in Best Practices

On Code Commenting And Technical Debt

If you’ve been in development for any length of time, you’ve probably come across a project or a company that doesn’t take the time to incorporate comments into its code. The argument is often made that “our code is self-documenting” and that commenting is just a waste of time, especially if you write clear, clean code. But I disagree.

Some people take a different view of commenting than others. Most recently, Eli White wrote an article called “Commenting on Commenting” in which he argued for commenting virtually every single line of code. He talked about working for a company where they stripped the code out and turned the comments into line-by-line documentation. But commenting to me is important for a different reason:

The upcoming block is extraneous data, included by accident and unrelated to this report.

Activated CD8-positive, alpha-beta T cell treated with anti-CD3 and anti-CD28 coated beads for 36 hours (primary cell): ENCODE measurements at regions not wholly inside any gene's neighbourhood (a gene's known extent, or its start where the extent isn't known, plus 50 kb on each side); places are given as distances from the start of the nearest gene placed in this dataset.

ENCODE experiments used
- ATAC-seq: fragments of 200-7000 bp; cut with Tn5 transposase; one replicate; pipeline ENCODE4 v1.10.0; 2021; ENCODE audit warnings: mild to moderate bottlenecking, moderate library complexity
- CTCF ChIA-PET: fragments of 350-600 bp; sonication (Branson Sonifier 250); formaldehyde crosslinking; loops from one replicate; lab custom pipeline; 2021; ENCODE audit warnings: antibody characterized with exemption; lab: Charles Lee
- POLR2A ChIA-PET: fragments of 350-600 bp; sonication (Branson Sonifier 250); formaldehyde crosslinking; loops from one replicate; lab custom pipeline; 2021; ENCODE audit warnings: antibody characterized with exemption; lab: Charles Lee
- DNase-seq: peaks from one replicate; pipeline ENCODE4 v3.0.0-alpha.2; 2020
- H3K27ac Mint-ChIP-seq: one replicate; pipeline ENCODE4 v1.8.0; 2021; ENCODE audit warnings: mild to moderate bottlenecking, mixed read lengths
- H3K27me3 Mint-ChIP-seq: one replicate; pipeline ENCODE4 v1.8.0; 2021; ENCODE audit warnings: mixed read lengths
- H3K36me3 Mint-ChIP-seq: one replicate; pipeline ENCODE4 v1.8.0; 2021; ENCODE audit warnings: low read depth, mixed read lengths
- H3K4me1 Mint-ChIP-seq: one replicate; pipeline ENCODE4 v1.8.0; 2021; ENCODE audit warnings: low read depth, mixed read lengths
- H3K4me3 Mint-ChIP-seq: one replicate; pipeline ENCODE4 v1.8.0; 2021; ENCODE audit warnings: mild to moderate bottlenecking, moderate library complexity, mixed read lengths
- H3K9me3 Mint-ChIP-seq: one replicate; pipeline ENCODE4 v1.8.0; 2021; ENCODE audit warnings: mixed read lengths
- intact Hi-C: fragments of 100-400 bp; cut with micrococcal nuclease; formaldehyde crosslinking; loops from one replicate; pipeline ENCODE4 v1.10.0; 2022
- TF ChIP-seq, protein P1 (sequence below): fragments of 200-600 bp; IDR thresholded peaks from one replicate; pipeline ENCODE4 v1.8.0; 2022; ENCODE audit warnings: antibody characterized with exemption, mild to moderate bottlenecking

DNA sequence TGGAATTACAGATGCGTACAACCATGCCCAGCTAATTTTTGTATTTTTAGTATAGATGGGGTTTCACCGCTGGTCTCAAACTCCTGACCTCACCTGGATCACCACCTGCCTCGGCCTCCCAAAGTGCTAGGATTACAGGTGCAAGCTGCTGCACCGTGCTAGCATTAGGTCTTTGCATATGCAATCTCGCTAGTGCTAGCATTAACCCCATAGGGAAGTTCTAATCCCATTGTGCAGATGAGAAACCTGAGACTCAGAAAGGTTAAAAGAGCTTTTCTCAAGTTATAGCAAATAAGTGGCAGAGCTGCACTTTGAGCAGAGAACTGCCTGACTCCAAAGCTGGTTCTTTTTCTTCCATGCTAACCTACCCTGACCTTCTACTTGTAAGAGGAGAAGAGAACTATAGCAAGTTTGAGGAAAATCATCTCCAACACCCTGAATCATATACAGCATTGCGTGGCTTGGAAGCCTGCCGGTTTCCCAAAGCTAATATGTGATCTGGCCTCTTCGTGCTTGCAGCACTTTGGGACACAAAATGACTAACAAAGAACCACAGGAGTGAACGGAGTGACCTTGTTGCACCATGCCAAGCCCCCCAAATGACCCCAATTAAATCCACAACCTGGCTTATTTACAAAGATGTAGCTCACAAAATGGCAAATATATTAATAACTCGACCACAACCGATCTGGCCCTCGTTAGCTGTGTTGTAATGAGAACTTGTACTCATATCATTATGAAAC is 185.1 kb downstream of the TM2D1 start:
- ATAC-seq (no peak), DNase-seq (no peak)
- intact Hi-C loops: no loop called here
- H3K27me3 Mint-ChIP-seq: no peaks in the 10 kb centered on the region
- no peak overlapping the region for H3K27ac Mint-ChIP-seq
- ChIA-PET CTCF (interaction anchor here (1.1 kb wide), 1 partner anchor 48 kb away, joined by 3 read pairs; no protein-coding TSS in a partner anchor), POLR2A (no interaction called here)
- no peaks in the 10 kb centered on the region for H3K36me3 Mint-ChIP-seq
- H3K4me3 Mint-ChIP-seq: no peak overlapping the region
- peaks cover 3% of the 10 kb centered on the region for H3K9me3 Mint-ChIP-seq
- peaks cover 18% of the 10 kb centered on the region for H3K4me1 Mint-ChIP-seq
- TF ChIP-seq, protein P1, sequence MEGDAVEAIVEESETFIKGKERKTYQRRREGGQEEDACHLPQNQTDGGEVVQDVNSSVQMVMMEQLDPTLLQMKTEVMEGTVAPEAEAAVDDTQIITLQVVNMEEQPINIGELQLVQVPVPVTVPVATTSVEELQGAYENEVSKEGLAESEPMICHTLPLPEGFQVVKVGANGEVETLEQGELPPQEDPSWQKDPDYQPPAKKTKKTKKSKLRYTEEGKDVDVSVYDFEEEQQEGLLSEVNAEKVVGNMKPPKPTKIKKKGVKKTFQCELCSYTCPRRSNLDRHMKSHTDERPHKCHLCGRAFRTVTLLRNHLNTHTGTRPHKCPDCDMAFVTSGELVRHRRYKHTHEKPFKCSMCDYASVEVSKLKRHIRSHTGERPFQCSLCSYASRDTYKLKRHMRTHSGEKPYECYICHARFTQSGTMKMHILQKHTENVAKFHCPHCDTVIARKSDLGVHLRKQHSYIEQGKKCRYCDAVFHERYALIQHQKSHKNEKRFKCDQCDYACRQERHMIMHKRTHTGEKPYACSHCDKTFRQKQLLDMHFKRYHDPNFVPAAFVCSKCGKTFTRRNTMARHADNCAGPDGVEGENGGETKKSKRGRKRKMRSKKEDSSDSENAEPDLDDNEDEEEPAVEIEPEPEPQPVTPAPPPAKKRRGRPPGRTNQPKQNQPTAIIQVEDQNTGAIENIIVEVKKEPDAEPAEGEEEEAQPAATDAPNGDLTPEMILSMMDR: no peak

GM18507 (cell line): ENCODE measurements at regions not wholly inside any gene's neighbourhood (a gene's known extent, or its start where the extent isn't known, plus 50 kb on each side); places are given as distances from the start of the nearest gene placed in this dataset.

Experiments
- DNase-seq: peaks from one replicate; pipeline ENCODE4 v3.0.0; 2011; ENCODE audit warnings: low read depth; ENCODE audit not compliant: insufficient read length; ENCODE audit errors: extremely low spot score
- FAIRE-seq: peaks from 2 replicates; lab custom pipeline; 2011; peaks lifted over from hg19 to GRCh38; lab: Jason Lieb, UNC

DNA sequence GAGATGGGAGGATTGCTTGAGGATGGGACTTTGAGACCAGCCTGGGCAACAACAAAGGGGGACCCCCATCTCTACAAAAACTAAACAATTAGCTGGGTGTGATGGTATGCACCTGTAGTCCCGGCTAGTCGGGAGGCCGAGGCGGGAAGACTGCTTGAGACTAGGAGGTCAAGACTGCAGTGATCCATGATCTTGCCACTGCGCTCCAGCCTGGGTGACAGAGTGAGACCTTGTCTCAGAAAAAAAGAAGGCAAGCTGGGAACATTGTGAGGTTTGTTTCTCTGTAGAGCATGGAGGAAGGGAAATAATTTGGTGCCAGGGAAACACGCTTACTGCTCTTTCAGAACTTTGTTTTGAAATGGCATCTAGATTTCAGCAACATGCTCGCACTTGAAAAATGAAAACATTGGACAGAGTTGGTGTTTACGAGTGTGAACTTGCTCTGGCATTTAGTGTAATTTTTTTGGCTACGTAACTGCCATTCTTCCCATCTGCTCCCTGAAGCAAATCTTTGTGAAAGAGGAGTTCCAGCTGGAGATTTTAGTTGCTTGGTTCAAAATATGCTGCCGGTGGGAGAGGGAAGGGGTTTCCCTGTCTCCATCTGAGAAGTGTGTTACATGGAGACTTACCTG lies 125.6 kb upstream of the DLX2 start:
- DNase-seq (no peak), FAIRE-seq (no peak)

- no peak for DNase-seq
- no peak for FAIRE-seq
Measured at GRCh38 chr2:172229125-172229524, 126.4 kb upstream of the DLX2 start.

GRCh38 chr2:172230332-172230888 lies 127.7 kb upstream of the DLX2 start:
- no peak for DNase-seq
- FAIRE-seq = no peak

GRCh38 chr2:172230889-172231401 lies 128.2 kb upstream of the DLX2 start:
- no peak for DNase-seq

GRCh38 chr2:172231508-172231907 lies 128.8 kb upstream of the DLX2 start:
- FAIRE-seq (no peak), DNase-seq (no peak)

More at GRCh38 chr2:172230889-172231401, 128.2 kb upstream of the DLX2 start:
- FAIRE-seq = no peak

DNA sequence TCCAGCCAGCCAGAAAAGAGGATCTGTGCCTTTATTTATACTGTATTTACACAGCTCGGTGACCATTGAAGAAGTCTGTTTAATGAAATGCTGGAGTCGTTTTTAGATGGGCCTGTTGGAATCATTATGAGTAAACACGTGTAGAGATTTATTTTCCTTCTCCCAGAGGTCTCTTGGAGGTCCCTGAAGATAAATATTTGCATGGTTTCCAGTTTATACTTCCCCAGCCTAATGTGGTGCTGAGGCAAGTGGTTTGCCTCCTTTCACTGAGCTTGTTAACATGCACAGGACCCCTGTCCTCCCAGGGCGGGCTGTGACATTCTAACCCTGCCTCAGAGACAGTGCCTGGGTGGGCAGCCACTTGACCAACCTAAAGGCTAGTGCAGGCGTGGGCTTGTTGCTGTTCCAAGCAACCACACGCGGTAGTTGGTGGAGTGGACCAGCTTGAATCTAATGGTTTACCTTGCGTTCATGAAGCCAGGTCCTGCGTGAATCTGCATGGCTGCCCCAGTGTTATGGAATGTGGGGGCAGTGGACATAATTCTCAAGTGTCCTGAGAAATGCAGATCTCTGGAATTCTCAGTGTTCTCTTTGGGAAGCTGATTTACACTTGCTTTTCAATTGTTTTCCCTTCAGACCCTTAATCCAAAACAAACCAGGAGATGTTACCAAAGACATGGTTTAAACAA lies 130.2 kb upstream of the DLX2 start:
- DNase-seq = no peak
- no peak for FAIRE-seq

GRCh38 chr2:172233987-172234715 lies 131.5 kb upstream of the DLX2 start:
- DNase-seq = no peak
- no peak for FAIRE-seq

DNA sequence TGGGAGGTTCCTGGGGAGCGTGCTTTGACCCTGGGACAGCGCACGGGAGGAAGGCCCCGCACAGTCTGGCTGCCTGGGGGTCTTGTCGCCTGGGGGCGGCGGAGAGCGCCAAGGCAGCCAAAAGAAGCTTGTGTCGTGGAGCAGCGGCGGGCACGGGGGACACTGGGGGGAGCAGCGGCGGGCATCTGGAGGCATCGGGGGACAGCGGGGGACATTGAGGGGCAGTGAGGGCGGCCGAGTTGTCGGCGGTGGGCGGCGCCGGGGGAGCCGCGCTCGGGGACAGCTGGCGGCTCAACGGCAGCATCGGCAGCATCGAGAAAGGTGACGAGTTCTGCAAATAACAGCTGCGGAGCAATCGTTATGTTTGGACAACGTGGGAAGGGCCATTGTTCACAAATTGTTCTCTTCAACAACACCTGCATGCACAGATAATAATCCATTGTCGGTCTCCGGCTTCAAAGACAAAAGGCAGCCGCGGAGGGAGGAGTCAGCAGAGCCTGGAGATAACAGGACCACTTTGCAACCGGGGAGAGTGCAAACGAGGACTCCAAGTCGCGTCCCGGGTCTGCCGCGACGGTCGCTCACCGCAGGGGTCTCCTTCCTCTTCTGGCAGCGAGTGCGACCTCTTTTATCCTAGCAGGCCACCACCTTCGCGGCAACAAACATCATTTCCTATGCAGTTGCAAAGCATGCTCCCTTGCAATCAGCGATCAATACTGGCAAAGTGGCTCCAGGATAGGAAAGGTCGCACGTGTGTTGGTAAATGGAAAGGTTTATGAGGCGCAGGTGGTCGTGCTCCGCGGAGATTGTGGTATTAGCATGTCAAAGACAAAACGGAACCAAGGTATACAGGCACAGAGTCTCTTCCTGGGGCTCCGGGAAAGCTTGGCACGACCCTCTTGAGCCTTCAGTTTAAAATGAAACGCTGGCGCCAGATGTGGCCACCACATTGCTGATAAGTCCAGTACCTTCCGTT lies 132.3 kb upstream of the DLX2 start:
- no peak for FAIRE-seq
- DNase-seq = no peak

Failure to comment is simply the accrual of technical debt.

Technical debt is the cost of fixing things that you didn’t fix at a particular point because it would have been too costly. This cost can be in time or money, but represents additional effort that must be made. How does this apply to commenting?

Assume it takes one additional hour per file to write clear, complete comments. To save that hour now, you do not comment your code (before or after you write it), delivering the product faster. However, the next developer to come along and work on that code is going to have to learn about it. Assuming that it would take them an hour to learn about it with comments, and four hours to learn about it without comments, the two hours you saved by not commenting (the hour to comment, and the hour to read them) has cost you four hours of a developer relearning your code, for a total cost of 2 extra hours.

This clearly isn’t worth it.